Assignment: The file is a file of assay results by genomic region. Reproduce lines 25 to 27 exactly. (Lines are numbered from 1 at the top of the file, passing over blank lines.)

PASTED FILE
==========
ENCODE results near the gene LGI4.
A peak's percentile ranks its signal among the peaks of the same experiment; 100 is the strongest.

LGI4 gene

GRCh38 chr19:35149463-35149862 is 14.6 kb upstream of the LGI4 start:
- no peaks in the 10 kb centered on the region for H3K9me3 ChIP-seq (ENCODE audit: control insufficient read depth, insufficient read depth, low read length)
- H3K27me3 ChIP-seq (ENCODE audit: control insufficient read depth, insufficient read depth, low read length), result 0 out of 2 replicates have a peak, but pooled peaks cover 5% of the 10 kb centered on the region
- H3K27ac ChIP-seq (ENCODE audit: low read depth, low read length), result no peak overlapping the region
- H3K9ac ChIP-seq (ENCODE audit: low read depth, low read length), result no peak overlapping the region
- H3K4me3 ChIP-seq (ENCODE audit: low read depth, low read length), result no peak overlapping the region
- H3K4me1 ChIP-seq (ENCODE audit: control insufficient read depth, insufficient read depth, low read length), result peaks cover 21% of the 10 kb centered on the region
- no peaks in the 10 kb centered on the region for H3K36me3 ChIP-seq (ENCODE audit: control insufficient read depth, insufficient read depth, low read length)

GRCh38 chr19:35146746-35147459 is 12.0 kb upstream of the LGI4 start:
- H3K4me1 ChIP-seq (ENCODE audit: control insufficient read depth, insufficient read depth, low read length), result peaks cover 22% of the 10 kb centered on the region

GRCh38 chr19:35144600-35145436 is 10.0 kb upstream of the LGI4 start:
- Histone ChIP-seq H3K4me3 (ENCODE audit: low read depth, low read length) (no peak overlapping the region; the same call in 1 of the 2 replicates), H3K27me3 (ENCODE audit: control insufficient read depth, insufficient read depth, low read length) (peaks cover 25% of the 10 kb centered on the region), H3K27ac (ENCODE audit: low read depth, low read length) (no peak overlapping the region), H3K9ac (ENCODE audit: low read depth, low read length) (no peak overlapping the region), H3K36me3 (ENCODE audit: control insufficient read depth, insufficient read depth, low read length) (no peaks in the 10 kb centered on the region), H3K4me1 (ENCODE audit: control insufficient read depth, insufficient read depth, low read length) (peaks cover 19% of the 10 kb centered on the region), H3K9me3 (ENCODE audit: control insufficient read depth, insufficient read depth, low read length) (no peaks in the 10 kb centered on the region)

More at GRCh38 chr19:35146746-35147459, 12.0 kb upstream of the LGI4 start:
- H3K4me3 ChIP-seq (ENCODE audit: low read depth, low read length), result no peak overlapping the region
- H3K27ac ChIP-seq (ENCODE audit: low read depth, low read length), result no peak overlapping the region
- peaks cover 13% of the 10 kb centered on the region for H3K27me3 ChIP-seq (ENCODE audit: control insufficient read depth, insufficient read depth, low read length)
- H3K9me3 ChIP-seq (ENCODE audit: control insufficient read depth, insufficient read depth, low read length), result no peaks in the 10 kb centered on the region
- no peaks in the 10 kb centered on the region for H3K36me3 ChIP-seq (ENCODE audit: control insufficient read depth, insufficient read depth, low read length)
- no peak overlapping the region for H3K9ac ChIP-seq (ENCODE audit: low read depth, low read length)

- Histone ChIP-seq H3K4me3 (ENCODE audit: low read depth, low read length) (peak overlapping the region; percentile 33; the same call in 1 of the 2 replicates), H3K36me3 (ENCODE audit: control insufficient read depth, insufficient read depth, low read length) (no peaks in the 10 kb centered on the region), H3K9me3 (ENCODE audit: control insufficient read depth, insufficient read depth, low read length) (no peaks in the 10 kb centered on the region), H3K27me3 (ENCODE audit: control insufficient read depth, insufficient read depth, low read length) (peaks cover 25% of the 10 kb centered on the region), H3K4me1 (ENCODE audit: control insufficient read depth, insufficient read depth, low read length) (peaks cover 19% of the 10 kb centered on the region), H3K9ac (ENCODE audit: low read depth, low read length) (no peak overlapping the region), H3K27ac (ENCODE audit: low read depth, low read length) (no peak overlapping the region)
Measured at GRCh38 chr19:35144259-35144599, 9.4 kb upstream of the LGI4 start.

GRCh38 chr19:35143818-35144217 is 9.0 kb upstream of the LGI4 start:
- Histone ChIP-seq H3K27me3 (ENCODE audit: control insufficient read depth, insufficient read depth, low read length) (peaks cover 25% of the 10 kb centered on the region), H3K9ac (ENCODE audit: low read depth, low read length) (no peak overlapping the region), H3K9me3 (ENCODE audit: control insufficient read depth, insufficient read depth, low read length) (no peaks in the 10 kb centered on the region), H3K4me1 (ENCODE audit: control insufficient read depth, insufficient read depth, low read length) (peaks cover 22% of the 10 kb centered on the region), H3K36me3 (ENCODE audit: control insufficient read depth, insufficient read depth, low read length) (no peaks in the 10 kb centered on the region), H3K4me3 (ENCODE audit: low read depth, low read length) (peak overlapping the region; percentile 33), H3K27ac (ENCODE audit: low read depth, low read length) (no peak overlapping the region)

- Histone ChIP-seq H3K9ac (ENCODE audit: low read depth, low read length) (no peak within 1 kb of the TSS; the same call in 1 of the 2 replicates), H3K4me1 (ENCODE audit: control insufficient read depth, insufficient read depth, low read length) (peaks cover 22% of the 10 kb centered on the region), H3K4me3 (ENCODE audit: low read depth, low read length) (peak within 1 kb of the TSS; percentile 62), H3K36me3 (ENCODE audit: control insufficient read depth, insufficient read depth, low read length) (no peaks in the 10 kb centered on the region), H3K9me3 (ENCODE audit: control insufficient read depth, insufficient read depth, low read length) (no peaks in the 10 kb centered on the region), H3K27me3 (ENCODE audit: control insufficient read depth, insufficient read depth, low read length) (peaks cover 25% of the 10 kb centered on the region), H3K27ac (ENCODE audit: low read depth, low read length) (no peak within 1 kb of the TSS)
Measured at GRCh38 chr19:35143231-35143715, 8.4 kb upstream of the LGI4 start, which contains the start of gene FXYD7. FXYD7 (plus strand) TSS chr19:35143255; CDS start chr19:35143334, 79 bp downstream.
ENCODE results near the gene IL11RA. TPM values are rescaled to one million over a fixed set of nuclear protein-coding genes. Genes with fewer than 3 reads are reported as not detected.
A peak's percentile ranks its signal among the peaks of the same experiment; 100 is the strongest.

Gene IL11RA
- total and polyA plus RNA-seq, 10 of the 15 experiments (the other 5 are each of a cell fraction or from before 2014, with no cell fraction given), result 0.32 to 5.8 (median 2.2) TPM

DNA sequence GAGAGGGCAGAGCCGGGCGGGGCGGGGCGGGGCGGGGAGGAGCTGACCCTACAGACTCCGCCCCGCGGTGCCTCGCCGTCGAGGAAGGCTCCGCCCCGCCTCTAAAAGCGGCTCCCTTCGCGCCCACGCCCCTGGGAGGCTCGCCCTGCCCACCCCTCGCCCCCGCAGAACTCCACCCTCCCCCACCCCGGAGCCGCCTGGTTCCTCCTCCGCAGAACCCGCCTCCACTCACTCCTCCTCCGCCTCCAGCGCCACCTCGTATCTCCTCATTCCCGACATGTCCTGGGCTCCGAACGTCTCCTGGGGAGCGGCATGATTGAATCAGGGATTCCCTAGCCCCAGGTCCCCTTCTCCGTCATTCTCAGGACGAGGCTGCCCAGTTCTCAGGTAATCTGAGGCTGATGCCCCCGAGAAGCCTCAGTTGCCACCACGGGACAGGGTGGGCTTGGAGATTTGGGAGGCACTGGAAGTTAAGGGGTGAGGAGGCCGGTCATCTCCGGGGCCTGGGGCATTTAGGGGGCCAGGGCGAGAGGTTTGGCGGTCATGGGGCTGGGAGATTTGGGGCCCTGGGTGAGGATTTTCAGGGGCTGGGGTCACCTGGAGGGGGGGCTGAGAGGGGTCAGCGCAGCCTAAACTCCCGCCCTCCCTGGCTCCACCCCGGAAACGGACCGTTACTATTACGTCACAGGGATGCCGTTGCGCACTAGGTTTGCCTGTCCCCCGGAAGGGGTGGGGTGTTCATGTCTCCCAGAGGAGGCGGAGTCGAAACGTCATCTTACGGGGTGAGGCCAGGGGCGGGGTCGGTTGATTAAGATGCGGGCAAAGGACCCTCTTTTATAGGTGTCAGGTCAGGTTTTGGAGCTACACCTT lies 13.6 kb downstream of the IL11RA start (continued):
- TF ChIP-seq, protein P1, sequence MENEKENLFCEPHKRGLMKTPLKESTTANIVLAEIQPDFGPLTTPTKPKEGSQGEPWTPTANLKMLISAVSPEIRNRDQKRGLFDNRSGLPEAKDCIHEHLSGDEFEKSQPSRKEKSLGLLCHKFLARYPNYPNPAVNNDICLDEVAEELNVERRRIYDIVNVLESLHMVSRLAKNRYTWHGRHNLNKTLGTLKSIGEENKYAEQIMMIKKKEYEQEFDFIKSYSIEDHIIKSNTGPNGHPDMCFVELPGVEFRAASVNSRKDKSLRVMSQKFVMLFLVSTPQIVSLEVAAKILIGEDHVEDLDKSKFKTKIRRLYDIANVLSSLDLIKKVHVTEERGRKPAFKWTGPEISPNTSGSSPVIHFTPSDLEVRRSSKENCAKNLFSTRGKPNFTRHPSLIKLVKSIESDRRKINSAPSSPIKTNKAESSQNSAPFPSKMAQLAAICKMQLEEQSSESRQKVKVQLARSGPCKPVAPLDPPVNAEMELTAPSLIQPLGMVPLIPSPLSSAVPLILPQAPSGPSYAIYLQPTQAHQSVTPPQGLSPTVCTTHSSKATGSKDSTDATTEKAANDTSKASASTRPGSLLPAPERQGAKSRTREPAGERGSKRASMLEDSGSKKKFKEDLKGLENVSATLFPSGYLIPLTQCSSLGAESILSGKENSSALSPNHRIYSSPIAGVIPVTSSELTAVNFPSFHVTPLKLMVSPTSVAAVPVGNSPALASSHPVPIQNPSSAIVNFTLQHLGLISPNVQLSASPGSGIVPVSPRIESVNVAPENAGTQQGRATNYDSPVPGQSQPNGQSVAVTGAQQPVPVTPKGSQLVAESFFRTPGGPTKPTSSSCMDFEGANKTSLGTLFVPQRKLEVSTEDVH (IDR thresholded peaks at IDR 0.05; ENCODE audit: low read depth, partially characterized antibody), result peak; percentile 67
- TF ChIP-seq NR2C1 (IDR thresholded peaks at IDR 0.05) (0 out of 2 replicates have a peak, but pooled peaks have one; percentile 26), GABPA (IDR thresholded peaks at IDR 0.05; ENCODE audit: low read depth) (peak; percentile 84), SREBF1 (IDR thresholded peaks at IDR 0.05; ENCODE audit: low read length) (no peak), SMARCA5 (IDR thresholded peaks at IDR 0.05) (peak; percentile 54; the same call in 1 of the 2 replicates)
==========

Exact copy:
GRCh38 chr19:35143818-35144217 is 9.0 kb upstream of the LGI4 start:
- Histone ChIP-seq H3K27me3 (ENCODE audit: control insufficient read depth, insufficient read depth, low read length) (peaks cover 25% of the 10 kb centered on the region), H3K9ac (ENCODE audit: low read depth, low read length) (no peak overlapping the region), H3K9me3 (ENCODE audit: control insufficient read depth, insufficient read depth, low read length) (no peaks in the 10 kb centered on the region), H3K4me1 (ENCODE audit: control insufficient read depth, insufficient read depth, low read length) (peaks cover 22% of the 10 kb centered on the region), H3K36me3 (ENCODE audit: control insufficient read depth, insufficient read depth, low read length) (no peaks in the 10 kb centered on the region), H3K4me3 (ENCODE audit: low read depth, low read length) (peak overlapping the region; percentile 33), H3K27ac (ENCODE audit: low read depth, low read length) (no peak overlapping the region)

- Histone ChIP-seq H3K9ac (ENCODE audit: low read depth, low read length) (no peak within 1 kb of the TSS; the same call in 1 of the 2 replicates), H3K4me1 (ENCODE audit: control insufficient read depth, insufficient read depth, low read length) (peaks cover 22% of the 10 kb centered on the region), H3K4me3 (ENCODE audit: low read depth, low read length) (peak within 1 kb of the TSS; percentile 62), H3K36me3 (ENCODE audit: control insufficient read depth, insufficient read depth, low read length) (no peaks in the 10 kb centered on the region), H3K9me3 (ENCODE audit: control insufficient read depth, insufficient read depth, low read length) (no peaks in the 10 kb centered on the region), H3K27me3 (ENCODE audit: control insufficient read depth, insufficient read depth, low read length) (peaks cover 25% of the 10 kb centered on the region), H3K27ac (ENCODE audit: low read depth, low read length) (no peak within 1 kb of the TSS)